From the beginning, the family sought media attention to raise money for the Burzynski Clinic, as we see in a Facebook post. the earliest example of Amelia’s story appearing in the press was in the local Wokingham Times on 8 March 2012. The public campaign was launched. And by 14 March, £45,000 had been raised by the community, enough to get Amelia in the door at the Clinic (recent accounts put that initial consult at $30,000). The Wokingham Times seems to have informally adopted the family and followed their progress closely for the rest of the year. These community fundraisers appear as human interest stories and reaffirm that people are basically kind and generous and trusting. In fact, my first exposure to Burzynski and realization that something was profoundly wrong came after I did a newspaper database search for all of the patients that I could find. Of those patients I could find an outcome for, every patient who appeared in the international press, usually begging for money, with a single exception was dead.

A week before Amelia hit the papers, on the 6th of March, Eric Merola, who made an uncritical hagiography to Burzynski unironically called, Burzynski: Cancer is a Serious Business, interviewed the family about their upcoming trip to Houston for his new movie, a sequel, which comes out soon. He planned to follow Amelia’s progress in the film. On the 17th, as they planned their trip to the US, the family put up a short video for Amelia’s donors:

So, she clearly she packed everyone’s hearts into her suitcase. Such a dear.

They left on the 23th of March for America, having raised a staggering £75,000 for Burzynski. In a Wokingham Times piece, her father stated some of the opposition that the family had met:

Mr Saunders added that he was amazed at the number of people who had suggested the American treatment would be fruitless.

He said: “I was warned about this before we decided to go with the Burzynski treatment – it is like there is a vendetta out against the man.

“It is so strange, and all I keep getting are contacts from patients who have been or are being cured by the treatment, or at the very least have had positive results.”

People for whom Burzynski’s treatments fail tend not get into contact with other patients. We are witnessing what is known as survivorship bias. You can talk to a dozen survivors and have a positive impression of a treatment but fail to take into account the 10,000 failures, which would put a treatment well below the efficacy of chance remission, misdiagnosis, and unrecognized responses to traditional therapies. This is why controlled trials are so important to determine efficacy, so we can sort out the background noise of chance from real effects. It is also an important reason that dependence on patient testimonials is a red flag for quackery.

Amelia has had a hole opened in her chest where a Hickman line has been inserted, where she will receive her ANP. These frequently have complications with infection and clogging.

By the 30th, Amelia has her backpack full of antineoplastons, as we see in a video. Her family will spend the customary 3 weeks or so in the US learning to administer the ANP themselves. They are infused at high doses almost continuously.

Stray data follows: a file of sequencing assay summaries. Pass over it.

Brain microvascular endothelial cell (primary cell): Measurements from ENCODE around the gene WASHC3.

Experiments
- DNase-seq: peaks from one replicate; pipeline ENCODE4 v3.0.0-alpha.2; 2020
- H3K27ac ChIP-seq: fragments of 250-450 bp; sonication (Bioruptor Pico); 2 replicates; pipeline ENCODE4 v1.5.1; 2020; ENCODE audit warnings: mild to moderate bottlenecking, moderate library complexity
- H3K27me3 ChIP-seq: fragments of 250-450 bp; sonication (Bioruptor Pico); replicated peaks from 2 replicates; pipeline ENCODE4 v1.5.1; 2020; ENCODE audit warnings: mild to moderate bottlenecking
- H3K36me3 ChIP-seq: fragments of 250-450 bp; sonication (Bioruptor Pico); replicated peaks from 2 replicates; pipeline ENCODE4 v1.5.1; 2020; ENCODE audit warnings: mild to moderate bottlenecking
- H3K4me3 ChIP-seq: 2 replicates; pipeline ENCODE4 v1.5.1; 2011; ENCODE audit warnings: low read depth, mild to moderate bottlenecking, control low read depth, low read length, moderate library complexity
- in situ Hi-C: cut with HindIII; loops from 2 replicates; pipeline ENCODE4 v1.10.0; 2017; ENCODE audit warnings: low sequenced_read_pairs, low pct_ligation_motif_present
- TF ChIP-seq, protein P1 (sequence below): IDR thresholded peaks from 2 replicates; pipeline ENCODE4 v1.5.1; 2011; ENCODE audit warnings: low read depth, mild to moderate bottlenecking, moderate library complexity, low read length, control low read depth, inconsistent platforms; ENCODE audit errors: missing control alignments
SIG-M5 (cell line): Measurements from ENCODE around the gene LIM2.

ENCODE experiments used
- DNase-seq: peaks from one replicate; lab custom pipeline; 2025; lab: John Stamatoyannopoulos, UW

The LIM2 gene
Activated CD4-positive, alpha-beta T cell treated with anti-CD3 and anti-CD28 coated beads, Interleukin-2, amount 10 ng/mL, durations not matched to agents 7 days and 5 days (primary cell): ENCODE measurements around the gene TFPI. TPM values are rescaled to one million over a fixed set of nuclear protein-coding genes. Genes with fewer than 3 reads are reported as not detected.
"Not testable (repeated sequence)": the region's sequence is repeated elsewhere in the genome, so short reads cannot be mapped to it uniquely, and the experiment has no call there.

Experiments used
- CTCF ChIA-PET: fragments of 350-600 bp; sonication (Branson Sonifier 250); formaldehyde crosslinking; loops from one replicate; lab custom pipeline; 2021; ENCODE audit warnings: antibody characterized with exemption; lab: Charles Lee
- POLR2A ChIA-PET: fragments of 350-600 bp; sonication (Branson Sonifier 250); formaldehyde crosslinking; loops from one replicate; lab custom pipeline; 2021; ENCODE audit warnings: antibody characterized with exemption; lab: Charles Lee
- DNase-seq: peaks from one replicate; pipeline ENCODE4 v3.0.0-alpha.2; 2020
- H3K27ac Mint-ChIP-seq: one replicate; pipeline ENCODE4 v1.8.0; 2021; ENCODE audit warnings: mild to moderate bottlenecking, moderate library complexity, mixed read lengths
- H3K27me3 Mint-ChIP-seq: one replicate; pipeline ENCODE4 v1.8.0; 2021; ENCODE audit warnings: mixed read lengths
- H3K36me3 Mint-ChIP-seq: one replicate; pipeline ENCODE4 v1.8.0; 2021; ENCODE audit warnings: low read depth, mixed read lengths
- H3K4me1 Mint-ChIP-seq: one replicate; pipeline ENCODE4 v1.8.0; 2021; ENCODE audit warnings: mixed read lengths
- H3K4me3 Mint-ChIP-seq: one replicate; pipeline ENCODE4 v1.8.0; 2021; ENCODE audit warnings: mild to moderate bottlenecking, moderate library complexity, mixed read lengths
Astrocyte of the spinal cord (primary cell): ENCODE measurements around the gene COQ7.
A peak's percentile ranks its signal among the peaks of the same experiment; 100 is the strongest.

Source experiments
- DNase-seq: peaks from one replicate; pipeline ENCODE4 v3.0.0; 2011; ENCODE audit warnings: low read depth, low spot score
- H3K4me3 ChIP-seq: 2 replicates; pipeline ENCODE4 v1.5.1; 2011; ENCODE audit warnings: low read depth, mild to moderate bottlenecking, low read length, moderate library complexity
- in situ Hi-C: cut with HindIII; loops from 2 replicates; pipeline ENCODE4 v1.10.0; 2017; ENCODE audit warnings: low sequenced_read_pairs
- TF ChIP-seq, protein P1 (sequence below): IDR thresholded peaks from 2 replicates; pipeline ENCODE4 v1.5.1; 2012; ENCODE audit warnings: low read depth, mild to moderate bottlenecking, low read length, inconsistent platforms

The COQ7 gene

Amelia’s dad shares his first impression of the Clinic on the facebook page:

The clinic have been fantastic. I am still amazed that people give them such a bad press. They have literally bent over backwards to get this started for us. The receptionist Irena even has a photo of Amelia behind her desk, she is so lovely!

Well there is a reason, of course. It’s because they apparently tell patients that they can tell brain tumors are shrinking by looking at their urine:

Mr Saunders said: “Every day is a milestone and the clinic is being extremely thorough in its tests – Amelia has regular blood tests and these are all closely monitored to check for signs of all sorts of things.

“Interestingly, they can actually see the early signs of the tumour breaking down by how her body excretes it in her blood and urine. This might be the only time in my life I get excited by seeing this kind of information!

I’m not sure what this is supposed to mean, and before Amelia’s story I would not have even noticed this. I can see why a parent clinging to hope would sieze onto any augury of healing. Remember, this family has not had good news about Amelia since her diagnosis. Little steps, literally, mean the world to them. I contacted research oncologist David Gorski, who studies and treats breast cancer, about this claim, and he replied:

“Oncologists don’t monitor anything in the urine for tumor breakdown, at least not for that tumor. There is such a thing called tumor lysis syndrome, but that’s usually only seen in leukemias and lymphomas as a result of induction chemotherapy that kills a lot of cancer cells really fast, releasing potassium, and a number of other byproducts. However, as I said, you don’t generally see this in solid tumors (mainly because none of them respond nearly as dramatically to chemotherapy as hematological malignancies). It’s also a complication to be managed, because its most frequent result is renal failure. It’s possible that he’s referring to GFAP, which is a biomarker for glioma under study, but I don’t think it’s really been validated as a measurement of response to therapy.”

There are apparently no biomarkers for glioma that appear in urine. Amelia had chronically low potassium at this point in her treatment.

We don’t see a lot of what is going on at the clinic on facebook, where most of the story is told record, but we get a clue on Amelia’s other website:

10th April 2012